In those heady cryptocurrency bubble days a few months ago, the home of private banking spoke. Switzerland, its Economics Minister Johann Schneider-Ammann said, wanted to be a “crypto nation”.
It is worth noting that his government’s attitude in embracing alternative currencies, such as Bitcoin and Ethereum, and the technology behind them, has been a world apart from many others.
While some countries have sought to crimp the development of crypto, or ban it outright, Switzerland’s open arms approach propelled it to second place globally last year in terms of financing for crypto firms. Four of the ten largest initial coin offerings were conducted in Switzerland, while a total of 33 ICOs raised $1.46 billion, putting it only behind the US.
The epicentre of the Swiss crypto sector is Zug, a picturesque lakeside town, surrounded by mountain peaks, which is now home to more than 200 crypto and blockchain startups.
The area has been dubbed Crypto Valley, complete with its own Crypto Valley Association to promote the interests of the industry and attract further investment.
Switzerland’s decentralized, bottom-up political culture is a natural fit for the decentralized, bottom-up crypto technologies of the future, the association says. Add to that a low tax rate, clean and safe environment and high quality of life and it has a lot to offer startups.
The town itself is incorporating crypto into its daily life, agreeing to accept bitcoin for tax payments and carrying out a trial vote using blockchain for municipal elections.
In contrast to other e-voting systems, the voting process in the city of Zug did not take place via a single central server, but was distributed across many computers.
But this bucolic scene of crypto reverie is not without its problems. The growth in ICO fundraising has slowed sharply this year and some are asking whether the cowbells are tolling for Switzerland’s crypto aspirations.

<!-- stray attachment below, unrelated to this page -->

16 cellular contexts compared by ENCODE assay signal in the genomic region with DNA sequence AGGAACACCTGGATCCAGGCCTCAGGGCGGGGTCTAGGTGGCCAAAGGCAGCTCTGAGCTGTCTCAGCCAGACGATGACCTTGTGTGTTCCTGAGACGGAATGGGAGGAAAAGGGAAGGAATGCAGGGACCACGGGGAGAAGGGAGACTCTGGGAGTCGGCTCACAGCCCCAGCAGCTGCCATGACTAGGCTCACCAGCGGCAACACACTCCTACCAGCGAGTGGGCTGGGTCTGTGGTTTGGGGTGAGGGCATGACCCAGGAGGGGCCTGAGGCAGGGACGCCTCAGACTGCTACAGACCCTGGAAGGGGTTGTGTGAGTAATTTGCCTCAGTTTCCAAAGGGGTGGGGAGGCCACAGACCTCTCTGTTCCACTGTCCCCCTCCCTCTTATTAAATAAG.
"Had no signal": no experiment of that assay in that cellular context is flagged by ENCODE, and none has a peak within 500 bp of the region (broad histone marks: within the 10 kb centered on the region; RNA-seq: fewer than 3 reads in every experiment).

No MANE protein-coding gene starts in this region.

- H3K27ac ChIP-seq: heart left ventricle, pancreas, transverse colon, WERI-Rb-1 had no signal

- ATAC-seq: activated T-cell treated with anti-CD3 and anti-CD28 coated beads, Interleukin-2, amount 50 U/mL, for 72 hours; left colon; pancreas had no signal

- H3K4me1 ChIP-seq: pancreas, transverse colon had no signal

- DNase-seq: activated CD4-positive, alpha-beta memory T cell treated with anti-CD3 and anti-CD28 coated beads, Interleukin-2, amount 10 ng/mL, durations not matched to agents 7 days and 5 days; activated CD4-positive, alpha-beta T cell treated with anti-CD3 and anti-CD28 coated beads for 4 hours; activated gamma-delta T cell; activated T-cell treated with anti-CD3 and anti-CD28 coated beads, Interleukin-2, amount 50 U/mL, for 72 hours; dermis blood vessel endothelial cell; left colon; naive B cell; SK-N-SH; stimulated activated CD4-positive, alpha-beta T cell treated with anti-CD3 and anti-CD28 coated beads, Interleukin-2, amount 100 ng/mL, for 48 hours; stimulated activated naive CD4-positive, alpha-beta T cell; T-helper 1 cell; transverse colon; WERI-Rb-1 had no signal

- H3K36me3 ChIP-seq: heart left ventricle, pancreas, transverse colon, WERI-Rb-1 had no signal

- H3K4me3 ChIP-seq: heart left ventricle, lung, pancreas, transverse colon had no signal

The problem is that although regulators have rolled out the red carpet, the country’s traditional banks have been far less welcoming. Having benefited from centuries of strict banking secrecy laws, in recent years Swiss lenders have been required to lift the veil. They are now balking at lending to crypto firms due to a perceived lack of transparency.
Faced with closer regulatory scrutiny, they have cited risks of money laundering and problems in compliance with know-your-customer rules for withholding services.
As a result, Zug has seen a steady trickle of firms leaving for greener pastures such as Gibraltar and Liechtenstein.
“You can do a lot with crypto — but you can’t pay rents and salaries,” Alain Kunz, chief executive of Coinlab Capital, a Swiss start-up offering blockchain asset management services, told the Financial Times.
Anxious not to lose its edge in the crypto world, regulators have been scrambling for an answer. The Swiss Bankers Association recently came up with guidelines to encourage its members to provide companies with full access to traditional banking services. The guide makes key distinctions between blockchain-focused companies seeking to raise capital through an ICO and those who do not. According to the outline, companies that do not fundraise through an ICO should be treated no differently than regular small-to-medium-sized enterprises.
The ball is now back in the Swiss banks’ court as to whether they embrace fintech and its related applications. Other jurisdictions, such as Singapore and Hong Kong, are rising fast in the crypto sphere and are keen to gain a slice of the pie.
Though perhaps a bigger threat is that the banks risk being bypassed altogether. Zug-based SEBA Crypto, headed by former UBS executives, recently raised $100 million for a fully regulated crypto currency bank with the aim of muscling in on ICO advisory, crypto currency trading and related services.
If it gets its licence, its cyber vaults may soon be glistening with Bitcoin bullion.